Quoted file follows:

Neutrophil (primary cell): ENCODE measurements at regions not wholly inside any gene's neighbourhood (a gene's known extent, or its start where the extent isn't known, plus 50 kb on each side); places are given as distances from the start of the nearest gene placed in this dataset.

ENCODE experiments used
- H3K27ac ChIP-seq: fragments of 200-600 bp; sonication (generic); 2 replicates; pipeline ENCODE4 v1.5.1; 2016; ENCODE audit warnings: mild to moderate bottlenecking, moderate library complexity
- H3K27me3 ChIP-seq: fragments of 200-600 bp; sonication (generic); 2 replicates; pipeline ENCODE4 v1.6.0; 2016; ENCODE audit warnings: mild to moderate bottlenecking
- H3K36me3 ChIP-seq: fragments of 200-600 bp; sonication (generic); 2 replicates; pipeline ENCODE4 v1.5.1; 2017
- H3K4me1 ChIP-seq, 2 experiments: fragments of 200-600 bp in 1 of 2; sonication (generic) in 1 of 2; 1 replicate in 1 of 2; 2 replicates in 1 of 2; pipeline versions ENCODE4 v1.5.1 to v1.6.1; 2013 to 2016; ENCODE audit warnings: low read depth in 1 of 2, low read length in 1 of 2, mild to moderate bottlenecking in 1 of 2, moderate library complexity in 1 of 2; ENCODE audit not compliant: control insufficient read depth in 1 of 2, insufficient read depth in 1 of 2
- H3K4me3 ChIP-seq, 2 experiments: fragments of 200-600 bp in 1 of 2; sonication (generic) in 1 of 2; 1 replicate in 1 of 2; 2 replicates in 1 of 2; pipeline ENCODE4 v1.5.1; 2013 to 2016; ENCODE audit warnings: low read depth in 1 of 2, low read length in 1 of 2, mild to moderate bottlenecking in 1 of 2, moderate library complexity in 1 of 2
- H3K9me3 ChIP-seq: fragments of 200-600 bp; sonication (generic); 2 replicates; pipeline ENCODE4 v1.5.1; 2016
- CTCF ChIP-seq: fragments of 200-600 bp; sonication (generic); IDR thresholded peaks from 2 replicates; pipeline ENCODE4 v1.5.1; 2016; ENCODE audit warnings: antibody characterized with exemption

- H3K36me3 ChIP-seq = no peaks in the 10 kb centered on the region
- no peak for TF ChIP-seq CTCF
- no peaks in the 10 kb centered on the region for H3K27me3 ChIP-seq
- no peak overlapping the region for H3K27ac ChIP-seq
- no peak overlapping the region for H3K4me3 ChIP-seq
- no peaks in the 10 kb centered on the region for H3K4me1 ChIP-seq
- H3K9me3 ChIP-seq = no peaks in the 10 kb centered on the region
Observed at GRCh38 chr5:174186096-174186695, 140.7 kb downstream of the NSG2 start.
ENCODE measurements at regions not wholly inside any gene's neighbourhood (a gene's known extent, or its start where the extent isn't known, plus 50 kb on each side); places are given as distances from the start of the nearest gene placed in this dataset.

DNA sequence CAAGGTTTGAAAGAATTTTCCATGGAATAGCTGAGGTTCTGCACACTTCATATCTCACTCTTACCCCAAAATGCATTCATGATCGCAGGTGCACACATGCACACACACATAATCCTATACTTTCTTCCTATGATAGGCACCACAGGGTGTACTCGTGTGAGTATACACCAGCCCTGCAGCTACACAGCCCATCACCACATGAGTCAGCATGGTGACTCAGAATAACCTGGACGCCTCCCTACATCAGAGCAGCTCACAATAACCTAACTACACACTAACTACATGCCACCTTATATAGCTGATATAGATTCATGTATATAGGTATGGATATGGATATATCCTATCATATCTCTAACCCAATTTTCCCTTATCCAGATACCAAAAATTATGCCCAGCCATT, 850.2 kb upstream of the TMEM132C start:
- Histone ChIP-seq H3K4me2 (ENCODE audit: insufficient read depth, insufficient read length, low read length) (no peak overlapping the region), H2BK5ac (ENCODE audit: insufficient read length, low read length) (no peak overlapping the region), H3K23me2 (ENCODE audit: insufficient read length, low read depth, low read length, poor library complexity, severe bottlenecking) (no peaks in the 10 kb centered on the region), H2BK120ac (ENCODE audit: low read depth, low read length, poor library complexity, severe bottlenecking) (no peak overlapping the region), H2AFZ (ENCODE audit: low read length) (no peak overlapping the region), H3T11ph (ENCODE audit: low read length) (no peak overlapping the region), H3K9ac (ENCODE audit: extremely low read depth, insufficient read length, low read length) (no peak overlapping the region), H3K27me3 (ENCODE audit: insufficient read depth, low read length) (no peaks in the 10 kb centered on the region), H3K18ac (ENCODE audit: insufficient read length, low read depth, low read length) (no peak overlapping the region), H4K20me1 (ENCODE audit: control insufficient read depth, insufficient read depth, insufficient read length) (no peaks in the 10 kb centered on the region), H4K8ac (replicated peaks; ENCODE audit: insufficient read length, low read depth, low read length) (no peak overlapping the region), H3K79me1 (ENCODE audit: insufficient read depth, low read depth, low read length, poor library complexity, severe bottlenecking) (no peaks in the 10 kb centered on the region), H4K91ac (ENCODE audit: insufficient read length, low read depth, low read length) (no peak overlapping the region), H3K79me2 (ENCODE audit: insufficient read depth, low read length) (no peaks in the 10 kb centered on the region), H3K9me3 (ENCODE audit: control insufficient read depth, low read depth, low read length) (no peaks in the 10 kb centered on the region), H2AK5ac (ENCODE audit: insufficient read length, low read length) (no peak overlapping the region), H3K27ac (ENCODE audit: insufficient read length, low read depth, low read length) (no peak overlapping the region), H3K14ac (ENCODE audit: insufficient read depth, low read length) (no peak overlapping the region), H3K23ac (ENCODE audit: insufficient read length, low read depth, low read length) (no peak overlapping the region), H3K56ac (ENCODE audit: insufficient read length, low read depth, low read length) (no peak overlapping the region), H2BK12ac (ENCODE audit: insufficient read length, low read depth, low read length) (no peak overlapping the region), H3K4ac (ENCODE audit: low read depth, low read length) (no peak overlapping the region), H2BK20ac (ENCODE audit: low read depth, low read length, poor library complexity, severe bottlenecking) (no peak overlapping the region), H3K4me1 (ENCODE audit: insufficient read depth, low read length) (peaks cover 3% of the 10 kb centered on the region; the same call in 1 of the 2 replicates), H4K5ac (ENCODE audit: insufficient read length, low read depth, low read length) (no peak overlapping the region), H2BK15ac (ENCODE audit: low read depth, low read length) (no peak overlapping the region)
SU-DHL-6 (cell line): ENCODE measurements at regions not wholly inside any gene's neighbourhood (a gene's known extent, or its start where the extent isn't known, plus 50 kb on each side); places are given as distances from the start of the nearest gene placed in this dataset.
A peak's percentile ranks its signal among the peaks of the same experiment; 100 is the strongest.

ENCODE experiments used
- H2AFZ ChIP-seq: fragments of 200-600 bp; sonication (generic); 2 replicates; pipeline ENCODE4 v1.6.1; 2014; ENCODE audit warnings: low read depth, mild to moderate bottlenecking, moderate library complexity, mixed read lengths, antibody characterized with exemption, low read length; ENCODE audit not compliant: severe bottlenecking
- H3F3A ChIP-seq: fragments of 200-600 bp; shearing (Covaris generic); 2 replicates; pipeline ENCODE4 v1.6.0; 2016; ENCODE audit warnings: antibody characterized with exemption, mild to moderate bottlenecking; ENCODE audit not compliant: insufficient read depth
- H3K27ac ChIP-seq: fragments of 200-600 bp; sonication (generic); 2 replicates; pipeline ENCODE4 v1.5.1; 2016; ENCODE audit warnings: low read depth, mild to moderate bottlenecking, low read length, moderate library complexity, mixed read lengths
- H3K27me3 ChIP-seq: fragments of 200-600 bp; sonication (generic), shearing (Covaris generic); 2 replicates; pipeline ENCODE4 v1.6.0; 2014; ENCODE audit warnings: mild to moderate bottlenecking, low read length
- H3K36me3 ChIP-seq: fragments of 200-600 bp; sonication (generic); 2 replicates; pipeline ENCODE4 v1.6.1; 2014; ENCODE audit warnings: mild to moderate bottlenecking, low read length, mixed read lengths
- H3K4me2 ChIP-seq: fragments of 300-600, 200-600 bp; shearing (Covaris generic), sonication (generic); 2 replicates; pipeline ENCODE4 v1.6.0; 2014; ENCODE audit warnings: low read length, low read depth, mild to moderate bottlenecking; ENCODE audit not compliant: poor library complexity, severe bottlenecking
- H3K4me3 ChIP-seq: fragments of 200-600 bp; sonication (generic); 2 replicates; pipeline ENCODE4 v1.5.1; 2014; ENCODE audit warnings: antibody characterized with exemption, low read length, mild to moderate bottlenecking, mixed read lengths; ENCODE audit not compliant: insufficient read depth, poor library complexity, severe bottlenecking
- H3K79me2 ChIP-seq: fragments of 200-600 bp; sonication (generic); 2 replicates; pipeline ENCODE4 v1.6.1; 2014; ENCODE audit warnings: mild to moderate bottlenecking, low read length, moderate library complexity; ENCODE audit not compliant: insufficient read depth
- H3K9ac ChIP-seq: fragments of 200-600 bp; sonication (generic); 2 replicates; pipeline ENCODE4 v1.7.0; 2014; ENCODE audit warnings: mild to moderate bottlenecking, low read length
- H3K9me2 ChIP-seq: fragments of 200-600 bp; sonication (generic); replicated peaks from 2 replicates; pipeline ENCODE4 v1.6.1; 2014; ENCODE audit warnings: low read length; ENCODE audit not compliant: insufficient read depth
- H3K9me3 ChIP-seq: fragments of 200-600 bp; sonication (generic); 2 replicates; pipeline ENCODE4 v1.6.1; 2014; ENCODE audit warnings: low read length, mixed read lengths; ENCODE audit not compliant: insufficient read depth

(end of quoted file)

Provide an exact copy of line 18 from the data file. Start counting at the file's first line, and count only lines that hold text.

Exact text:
ENCODE measurements at regions not wholly inside any gene's neighbourhood (a gene's known extent, or its start where the extent isn't known, plus 50 kb on each side); places are given as distances from the start of the nearest gene placed in this dataset.